• Into the packet processing stack (the obvious place).
  • New commands into the management shell.
  • A statistics pretty printer into the statistics command line utility.

So, at some level here you actually have three plugins that work together, one for each application. You could do this as three separate .sos, but that makes for a nasty management problem, especially as the number of applications goes up, and of course it makes code re-use difficult. So, ideally, you'd like to just have one .so.

Getting something like this to work properly requires a fair amount of attention to dependencies (I'm assuming you know how to make a .so using ld -shared.) The simplest problem is that the plugins need to invoke functions that are in the main program. For instance, in the management shell we need to call functions in the main program in order to register our new commands. Normally, functions that are linked into the main program aren't exported to dynamically loaded objects, so you need to use the --export-dynamic argument to ld when you link the main program.

A secondary problem with this kind of reference is that there may be functions that plugins depend upon that aren't called anywhere in the program itself. Plugins need to be able to know they can call a specific API. In order to make this work, you need to force all the API functions to be linked into the application program (so they can be re-exported to the plugins). Basically, you do this by creating a new source file that references the API functions via placing a function pointer for the API function into some static variable. On UNIX-type systems, files are linked in one at a time, and the transitive closure of all references needs to be linked in. So, what you do is create some API forcing file which points to each API file (at least transitively) and then have that file export some variable that gets referenced in some source file that is actually used in the main program.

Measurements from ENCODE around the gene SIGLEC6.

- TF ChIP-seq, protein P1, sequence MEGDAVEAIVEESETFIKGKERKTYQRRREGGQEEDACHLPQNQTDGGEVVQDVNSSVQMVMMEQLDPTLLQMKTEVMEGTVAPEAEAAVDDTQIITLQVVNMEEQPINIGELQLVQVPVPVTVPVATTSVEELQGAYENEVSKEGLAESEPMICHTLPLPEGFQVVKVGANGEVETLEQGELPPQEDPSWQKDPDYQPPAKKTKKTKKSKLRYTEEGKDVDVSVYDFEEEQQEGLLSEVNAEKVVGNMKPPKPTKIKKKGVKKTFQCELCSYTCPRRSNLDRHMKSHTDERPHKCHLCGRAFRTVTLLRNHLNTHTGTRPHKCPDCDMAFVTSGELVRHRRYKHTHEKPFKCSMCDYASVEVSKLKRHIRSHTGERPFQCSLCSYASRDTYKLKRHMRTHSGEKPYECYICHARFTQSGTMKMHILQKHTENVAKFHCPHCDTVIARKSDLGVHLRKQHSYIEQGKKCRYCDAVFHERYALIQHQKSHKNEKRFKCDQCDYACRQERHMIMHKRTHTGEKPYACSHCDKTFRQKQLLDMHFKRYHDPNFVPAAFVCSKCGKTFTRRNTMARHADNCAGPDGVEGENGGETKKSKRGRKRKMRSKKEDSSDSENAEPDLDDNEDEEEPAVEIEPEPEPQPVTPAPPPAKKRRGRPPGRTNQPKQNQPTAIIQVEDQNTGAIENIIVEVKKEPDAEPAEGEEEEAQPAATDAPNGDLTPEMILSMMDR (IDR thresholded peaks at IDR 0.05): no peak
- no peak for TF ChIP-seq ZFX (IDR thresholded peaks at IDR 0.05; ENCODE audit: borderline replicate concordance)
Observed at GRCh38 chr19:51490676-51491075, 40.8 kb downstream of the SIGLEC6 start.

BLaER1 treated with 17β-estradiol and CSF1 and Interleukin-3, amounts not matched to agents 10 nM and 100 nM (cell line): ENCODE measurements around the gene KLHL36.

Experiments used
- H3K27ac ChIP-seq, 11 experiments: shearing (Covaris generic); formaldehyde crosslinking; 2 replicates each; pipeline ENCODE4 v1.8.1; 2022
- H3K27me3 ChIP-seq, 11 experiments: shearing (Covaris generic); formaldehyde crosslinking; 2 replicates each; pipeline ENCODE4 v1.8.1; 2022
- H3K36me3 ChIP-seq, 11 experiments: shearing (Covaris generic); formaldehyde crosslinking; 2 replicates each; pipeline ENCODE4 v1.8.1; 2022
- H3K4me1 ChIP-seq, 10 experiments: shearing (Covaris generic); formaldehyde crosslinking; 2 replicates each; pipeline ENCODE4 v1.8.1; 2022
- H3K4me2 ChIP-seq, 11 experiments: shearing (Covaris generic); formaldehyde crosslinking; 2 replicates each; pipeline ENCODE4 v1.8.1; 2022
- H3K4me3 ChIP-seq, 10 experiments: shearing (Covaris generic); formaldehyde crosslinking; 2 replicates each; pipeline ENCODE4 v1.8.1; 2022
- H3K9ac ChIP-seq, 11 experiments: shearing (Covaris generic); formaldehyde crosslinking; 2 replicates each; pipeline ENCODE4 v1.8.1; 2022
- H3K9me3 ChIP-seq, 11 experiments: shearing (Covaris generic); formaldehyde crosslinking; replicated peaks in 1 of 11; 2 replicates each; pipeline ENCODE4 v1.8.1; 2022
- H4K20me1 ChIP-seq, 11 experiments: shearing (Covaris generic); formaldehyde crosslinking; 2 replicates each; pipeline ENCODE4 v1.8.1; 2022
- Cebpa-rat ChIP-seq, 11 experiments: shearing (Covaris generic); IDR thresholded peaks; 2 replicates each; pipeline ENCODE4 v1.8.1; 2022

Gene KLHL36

The above two techniques take care of making the functions we need available. Now we have to deal with the opposite problem, which is having things work when not everything is available. So, for instance, if we're writing an SSL processing module, it needs to reference OpenSSL in order to do its thing. But, the prettyprinter for its stats doesn't need OpenSSL. We don't want to force the stats system to link with OpenSSL just to print some values.

This is taken care of with two techniques. First, when we dynamically load modules, we call dlopen with the argument RTLD_LAZY. This tells it only to try to resolve functions when they're first referenced rather then when the library is loaded. This gets us part but not all of the way there. The second thing is that we need to compile our plugins with position-independent code---code which can run correctly no matter where the library is loaded into memory. With gcc, this is done with the -fPIC falg.

This is a simple fact and something I knew about, but when I started writing shared libraries for this system, I hadn't written one in a long time and I forgot -fPIC and yet all my shared libraries seemed to load and work properly so I never noticed the problem. Then I noticed that I was starting to have problems where even though I was loading with RTLD_LAZY, dlopen was still trying to resolve all the symbols referenced in the .so. This isn't just a code size issue: remember that the module needs to call functions in all the application programs, but the management shell doesn't provide the functions that are in the packet processing stack, so you get linkage errors. A little debugging resolved what appears to be the problem: if you don't provide -fPIC you get relocatable code and the linker automatically relocates it, but it tries to resolve all (or at least some) of the symbols even if they're not referenced, which, as I mentioned before, is bad.

So, to recap:

  • Forcibly link all the APIs that plugins can depend on.
  • Use --export-dynamic to make those APIs available to the plugins.
  • Compile your plugin code with -fPIC
  • Use RTLD_LAZY when you link in the modules.

Fun, eh?


June 9, 2006

The D.C. Court of Appeals has upheld the FCC's decision that "facilities-based broadband Internet access and interconnected VoIP services" need to provide CALEA access (see previous post here):
In a split decision, two of three judges on the panel concluded that the 2005 Federal Communications Commission requirement was a "reasonable policy choice" even though information services are exempted from the government's wiretapping authority.

The FCC has set a May 14, 2007, deadline for compliance, and the ruling drew praise from the FCC and the Justice Department, which sought the access.

"Today's decision will ensure that technology does not impede the capabilities of law enforcement to provide for the safety and security of our nation," the department said in a statement.

But the chief author of the 1994 wiretapping law, U.S. Sen. Patrick Leahy, criticized the court's decision, saying Congress had deliberately excluded the Internet when it wrote the wiretap law.

"The court's expansion of (the wiretapping law) to cover the Internet is troubling, and it is not what Congress intended," Leahy, a Vermont Democrat, said in a statement.